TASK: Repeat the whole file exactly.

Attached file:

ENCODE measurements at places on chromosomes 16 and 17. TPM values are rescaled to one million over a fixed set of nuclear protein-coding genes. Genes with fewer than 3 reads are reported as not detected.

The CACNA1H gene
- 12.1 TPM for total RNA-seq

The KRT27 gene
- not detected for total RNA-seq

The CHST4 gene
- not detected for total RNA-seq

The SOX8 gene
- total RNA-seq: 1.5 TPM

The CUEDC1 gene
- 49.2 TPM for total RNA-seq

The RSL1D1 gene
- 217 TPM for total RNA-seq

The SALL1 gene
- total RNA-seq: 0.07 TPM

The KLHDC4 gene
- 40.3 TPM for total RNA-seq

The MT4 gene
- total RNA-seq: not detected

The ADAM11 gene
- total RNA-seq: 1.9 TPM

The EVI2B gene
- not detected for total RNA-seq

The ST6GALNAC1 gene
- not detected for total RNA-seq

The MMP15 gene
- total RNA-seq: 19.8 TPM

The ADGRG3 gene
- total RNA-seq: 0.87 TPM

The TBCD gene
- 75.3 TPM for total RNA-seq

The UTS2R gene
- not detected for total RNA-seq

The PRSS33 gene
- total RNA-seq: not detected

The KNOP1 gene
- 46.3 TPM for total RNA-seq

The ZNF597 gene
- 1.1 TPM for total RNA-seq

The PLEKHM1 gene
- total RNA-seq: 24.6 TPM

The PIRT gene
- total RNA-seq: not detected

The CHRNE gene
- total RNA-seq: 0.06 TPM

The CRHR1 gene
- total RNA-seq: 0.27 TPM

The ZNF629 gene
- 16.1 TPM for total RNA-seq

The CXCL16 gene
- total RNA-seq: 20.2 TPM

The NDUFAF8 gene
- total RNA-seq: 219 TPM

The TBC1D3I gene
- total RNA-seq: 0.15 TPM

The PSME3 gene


ENCODE measurements at places on chromosomes 16 and 17. TPM values are rescaled to one million over a fixed set of nuclear protein-coding genes. Genes with fewer than 3 reads are reported as not detected.

The CACNA1H gene
- 12.1 TPM for total RNA-seq

The KRT27 gene
- not detected for total RNA-seq

The CHST4 gene
- not detected for total RNA-seq

The SOX8 gene
- total RNA-seq: 1.5 TPM

The CUEDC1 gene
- 49.2 TPM for total RNA-seq

The RSL1D1 gene
- 217 TPM for total RNA-seq

The SALL1 gene
- total RNA-seq: 0.07 TPM

The KLHDC4 gene
- 40.3 TPM for total RNA-seq

The MT4 gene
- total RNA-seq: not detected

The ADAM11 gene
- total RNA-seq: 1.9 TPM

The EVI2B gene
- not detected for total RNA-seq

The ST6GALNAC1 gene
- not detected for total RNA-seq

The MMP15 gene
- total RNA-seq: 19.8 TPM

The ADGRG3 gene
- total RNA-seq: 0.87 TPM

The TBCD gene
- 75.3 TPM for total RNA-seq

The UTS2R gene
- not detected for total RNA-seq

The PRSS33 gene
- total RNA-seq: not detected

The KNOP1 gene
- 46.3 TPM for total RNA-seq

The ZNF597 gene
- 1.1 TPM for total RNA-seq

The PLEKHM1 gene
- total RNA-seq: 24.6 TPM

The PIRT gene
- total RNA-seq: not detected

The CHRNE gene
- total RNA-seq: 0.06 TPM

The CRHR1 gene
- total RNA-seq: 0.27 TPM

The ZNF629 gene
- 16.1 TPM for total RNA-seq

The CXCL16 gene
- total RNA-seq: 20.2 TPM

The NDUFAF8 gene
- total RNA-seq: 219 TPM

The TBC1D3I gene
- total RNA-seq: 0.15 TPM

The PSME3 gene